The struggling 3D technology company hung up a “for sale” sign late today, helping to send its share price up 8.8% in postmarket trading. RealD asked financial advisers Moelis & Co to seek “strategic alternatives,” which typically means a merger or sale. There’s no timetable on the process, and the board “does not intend to disclose further developments” until it figures out what to do, the company says. RealD rejected $600 million unsolicited offer from Jeffrey Smith’s activist hedge fund Starboard Value in November.

The decision to seek a deal “is a logical next step in our ongoing effort to unlock value for RealD shareholders,” CEO Michael Lewis says. “While operational and financial actions we have taken thus far are beginning to show results, we believe that a full review of strategic alternatives will allow us to determine the best path forward.”

The company could use some help as studio and consumer interest in 3D flags. There were five domestic 3D releases in the last three months of 2014 vs eight at the end of 2013. That contributed to a $11.3 million loss in the quarter, up from a $271,000 loss in the same period in 2013, on revenues of $32.6 million, -41.3%. Analysts expected revenues to come in slightly higher, at $33.2 million. The net loss at 23 cents a share was better than the Street’s expectation for a 26-cent loss.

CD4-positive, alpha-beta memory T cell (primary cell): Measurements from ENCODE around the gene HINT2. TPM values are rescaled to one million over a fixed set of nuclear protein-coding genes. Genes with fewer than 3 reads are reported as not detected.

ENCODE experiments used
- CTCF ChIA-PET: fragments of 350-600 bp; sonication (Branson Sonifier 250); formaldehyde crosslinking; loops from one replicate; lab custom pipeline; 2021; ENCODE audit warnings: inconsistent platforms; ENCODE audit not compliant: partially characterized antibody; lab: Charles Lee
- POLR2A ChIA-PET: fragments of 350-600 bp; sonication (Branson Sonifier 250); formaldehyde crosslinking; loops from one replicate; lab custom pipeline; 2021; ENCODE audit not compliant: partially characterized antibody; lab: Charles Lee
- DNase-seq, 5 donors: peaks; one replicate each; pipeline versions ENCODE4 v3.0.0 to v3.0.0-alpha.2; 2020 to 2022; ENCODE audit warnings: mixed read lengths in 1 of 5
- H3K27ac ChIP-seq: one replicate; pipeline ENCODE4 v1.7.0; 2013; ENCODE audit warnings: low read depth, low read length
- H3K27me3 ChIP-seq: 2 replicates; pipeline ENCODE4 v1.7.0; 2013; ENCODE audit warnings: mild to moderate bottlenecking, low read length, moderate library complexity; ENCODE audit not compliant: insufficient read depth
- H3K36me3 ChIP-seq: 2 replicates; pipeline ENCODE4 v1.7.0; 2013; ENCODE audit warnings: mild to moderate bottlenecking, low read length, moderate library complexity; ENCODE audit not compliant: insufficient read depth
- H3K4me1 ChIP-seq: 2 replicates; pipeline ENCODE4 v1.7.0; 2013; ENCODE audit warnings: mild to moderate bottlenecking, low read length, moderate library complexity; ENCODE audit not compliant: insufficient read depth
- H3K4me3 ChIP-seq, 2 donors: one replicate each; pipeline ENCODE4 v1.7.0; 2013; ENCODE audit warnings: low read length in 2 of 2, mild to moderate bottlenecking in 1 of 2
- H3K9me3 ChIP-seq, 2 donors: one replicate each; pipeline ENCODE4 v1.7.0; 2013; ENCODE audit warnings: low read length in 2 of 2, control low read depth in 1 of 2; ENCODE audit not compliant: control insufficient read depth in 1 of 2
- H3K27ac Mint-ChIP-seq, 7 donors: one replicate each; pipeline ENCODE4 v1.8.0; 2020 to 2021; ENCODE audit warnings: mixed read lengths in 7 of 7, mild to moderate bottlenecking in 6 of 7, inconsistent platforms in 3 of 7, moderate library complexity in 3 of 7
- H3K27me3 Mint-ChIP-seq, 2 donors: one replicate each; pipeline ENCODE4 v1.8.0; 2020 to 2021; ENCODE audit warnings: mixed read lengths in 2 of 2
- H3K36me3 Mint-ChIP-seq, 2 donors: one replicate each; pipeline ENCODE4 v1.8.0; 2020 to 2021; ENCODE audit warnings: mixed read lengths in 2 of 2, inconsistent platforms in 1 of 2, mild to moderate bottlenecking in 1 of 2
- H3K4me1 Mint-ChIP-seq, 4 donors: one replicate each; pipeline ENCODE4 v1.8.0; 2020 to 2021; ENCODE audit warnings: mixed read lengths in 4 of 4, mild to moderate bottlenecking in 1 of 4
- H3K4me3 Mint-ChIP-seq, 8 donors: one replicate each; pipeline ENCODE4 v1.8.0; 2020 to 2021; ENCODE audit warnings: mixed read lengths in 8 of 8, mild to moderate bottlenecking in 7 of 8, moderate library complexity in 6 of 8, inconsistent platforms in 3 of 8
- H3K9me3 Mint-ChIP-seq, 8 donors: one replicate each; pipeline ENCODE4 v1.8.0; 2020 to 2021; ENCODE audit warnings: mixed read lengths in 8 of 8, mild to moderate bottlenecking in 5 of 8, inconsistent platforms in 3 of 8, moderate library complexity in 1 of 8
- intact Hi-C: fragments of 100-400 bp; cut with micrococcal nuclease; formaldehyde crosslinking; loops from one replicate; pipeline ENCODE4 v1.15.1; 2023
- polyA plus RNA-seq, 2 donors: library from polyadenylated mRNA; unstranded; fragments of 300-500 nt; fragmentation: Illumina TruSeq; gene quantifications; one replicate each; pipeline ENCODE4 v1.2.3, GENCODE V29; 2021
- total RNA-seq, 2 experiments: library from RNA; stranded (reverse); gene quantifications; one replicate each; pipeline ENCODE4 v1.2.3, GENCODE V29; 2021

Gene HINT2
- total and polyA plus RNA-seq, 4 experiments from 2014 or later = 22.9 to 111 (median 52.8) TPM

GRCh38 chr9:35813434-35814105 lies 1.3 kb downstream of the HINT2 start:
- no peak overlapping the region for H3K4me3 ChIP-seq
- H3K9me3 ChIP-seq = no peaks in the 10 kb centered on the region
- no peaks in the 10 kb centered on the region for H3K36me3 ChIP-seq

RealD has lost 68% of its market value since it peaked in May 2011. Shares are up 4.5% during the past 12 months, a period when the Standard & Poor’s 500 was up 13.9%. The company has said it will cut operating expenses by $11.5 million in the fiscal year that ends in March 2016.

Lewis says he remains optimistic about this year’s movie slate, which includes 3D releases of Insurgent, The Avengers: Age Of Ultron, Jurassic World,  the final Hunger Games and Star Wars: Episode VII – The Force Awakens. “Demand for 3D remains strong in key markets” including China, the CEO told analysts. At year end, the company had 13,600 domestic screens and 12,900 ones abroad.

Several RealD executives have left during the past year or so as it lost the sense of itself as a growth company, which it had when it went public in 2010.